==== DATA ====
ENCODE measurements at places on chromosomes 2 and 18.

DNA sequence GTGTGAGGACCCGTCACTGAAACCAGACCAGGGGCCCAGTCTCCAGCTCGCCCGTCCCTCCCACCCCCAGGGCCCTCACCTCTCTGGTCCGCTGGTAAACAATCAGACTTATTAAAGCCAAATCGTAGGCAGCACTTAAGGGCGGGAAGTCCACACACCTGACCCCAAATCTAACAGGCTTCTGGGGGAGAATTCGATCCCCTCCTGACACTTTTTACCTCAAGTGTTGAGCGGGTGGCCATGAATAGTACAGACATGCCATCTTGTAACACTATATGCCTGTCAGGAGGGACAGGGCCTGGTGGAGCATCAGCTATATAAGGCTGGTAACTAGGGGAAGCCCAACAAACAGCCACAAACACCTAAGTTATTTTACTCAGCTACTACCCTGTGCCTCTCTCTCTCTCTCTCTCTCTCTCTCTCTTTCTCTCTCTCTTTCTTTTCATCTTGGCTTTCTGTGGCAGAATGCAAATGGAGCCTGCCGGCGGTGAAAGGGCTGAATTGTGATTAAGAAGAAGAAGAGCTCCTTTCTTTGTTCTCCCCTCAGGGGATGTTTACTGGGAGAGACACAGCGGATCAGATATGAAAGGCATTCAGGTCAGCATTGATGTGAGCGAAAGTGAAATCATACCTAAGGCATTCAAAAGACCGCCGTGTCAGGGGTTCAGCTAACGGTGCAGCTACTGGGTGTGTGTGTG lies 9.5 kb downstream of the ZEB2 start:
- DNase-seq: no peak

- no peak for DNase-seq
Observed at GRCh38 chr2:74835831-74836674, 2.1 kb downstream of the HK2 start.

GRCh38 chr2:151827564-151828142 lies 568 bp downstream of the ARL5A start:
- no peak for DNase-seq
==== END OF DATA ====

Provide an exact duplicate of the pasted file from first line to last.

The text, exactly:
ENCODE measurements at places on chromosomes 2 and 18.

DNA sequence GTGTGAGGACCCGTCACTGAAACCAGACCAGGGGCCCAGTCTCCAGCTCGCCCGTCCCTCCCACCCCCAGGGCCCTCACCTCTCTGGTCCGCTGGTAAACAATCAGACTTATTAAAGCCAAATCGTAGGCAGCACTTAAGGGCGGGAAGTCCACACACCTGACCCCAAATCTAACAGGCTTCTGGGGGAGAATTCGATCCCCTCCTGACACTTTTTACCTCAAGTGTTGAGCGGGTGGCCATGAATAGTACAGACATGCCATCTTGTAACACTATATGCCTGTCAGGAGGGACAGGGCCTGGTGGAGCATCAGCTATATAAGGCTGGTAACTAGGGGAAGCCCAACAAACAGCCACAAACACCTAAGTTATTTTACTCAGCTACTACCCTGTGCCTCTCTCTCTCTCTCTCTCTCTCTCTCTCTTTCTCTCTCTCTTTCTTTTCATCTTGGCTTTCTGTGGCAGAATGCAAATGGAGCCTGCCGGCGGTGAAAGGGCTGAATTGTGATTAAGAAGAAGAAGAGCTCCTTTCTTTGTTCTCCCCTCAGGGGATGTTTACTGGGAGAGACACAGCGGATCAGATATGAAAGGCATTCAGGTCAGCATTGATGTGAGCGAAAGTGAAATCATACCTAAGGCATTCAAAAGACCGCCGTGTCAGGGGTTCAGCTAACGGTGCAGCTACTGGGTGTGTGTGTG lies 9.5 kb downstream of the ZEB2 start:
- DNase-seq: no peak

- no peak for DNase-seq
Observed at GRCh38 chr2:74835831-74836674, 2.1 kb downstream of the HK2 start.

GRCh38 chr2:151827564-151828142 lies 568 bp downstream of the ARL5A start:
- no peak for DNase-seq